Although the on-going fleet renewal will most probably help carriers to cut down on oil-related expenses, the situation with the MRO market seems to be different - the cost of maintenance per single shop visit is definitely going to rise. Under such circumstances the strategies of MRO providers searching for ways to remain attractive to clients are expected to be largely focused on automatization in order to reduce the cost of maintaining large numbers of highly paid technical specialists. Since the quality of the services provided is going to become the most important factor when choosing an MRO partner for airlines, the requirements for the qualification of the remaining technical staff are expected to be higher than ever.
The current situation in the aviation market can be described as a certain paradox. On the one hand, carriers need to cut down on operating expenses has pushed the aircraft manufacturers to introduce new generation of more fuel-efficient aircraft. On the other hand, according to the TeamSAI MRO market overview, new technologies used in the development of such aircraft may raise the cost of MRO per shop visits, thus forcing airlines, already struggling with profitability issues, to recalculate their MRO budgets. As a result, even if the process of fleet renewal does not proceed as fast as it is forecasted to, it is inevitable that soon enough the MRO segment will be the one to be forced to contribute to the overall efforts of cost optimization the most.
“Needless to say, the most popular strategy of carriers looking for cheaper MRO solutions would be to outsource the work to those regions where the cost of the respective services is significantly lower due to lower labour rates. In Europe the cost of labour in the MRO segment tends to vary from $70 or 80$ per hour. When in Asia the same cost does not climb over $45, the solution seems to be obvious. Nevertheless, as labour rates in the developing regions are expected to reach the levels of the ones in the developed regions in approximately 10 years time, keeping operating expenses low will surely get trickier,” shares the CEO of AviationCV.com, Skaiste Knyzaite. “On the one hand, this change will help the European maintenance providers to rejoin the competition. On the other hand, market players will still be expected to either offer lower prices or come up with more appealing MRO solutions…or preferably achieve both. Either way, the workforce will most probably take the first hit.”
Since, according to AviationCV.com, labour is the second highest (up to 25%) of all carriers’ OPEX elements, all MRO providers wishing to withstand the growing competition and maintain profitability will be also eventually faced with the need to reconsider their personnel management strategies. The on-going process of fleet renewal contributes to the fact that the situation in the MRO market is commonly perceived as being more favourable to OEMs. Firstly, their solutions have already proven to be popular in the engine and component MRO, since they occupy up to 80% of the segment. Moreover, they can influence the market by complicating access to instructions for continued airworthiness. But, with even such industry giants as Pratt & Whitney reducing their personnel to ensure economic stability, the analogical trend is definitely foreseeable: the future of MRO providers as well as manufacturers will definitely rely on the implementation of new technologies and increasingly automated processes. Nevertheless, although such a step appears to be inevitable, the total elimination of human labour is still impossible. Thus, the optimization of services must be inseparable from the investments into qualified technical personnel.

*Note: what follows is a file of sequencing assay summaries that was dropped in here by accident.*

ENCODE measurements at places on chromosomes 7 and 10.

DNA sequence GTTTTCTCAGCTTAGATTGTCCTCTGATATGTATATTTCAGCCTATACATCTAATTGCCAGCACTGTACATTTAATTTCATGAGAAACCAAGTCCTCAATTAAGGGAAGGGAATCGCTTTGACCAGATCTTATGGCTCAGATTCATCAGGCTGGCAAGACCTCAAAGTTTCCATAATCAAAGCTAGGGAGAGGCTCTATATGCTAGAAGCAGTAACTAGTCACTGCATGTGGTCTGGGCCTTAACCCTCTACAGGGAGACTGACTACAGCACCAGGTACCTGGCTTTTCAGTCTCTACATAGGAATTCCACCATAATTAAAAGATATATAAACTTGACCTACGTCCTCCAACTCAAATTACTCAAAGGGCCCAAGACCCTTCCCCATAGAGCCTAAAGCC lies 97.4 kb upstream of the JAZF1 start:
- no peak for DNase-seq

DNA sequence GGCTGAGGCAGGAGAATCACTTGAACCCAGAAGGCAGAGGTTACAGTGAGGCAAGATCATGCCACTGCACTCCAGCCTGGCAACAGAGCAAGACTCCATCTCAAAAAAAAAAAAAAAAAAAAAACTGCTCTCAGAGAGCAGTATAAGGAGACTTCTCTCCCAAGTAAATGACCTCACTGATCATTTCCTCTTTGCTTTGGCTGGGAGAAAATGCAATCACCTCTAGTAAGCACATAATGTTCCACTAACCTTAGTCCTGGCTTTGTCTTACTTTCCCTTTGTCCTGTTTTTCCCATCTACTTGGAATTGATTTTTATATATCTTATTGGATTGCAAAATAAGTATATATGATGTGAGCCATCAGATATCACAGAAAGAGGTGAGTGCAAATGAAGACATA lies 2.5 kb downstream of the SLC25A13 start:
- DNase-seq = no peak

“With the rising competition among MRO providers, developing a reputation for being the best a particular activity or segment is always a great selling point, but it must be based on real facts. Thus, the possible need for personnel reduction implies that the remaining staff maintains the highest possible level of qualification,” says the CEO of AviationCV.com “Since the industry is changing rapidly, any delay in implementing the necessary improvements could lead to considerable economic losses. After all, the time needed to raise the qualification of the current generation of technicians can be unaffordable, when changes need to be done as soon as possible. This is especially true in the case of such developing regions as Asia, where MRO facilities are already talking about the demand for a few thousands of technical specialists. Under such circumstances, quickly finding and employing those who are already available in the global market may be the most reasonable strategy to remain competitive, while saving precious time and money.”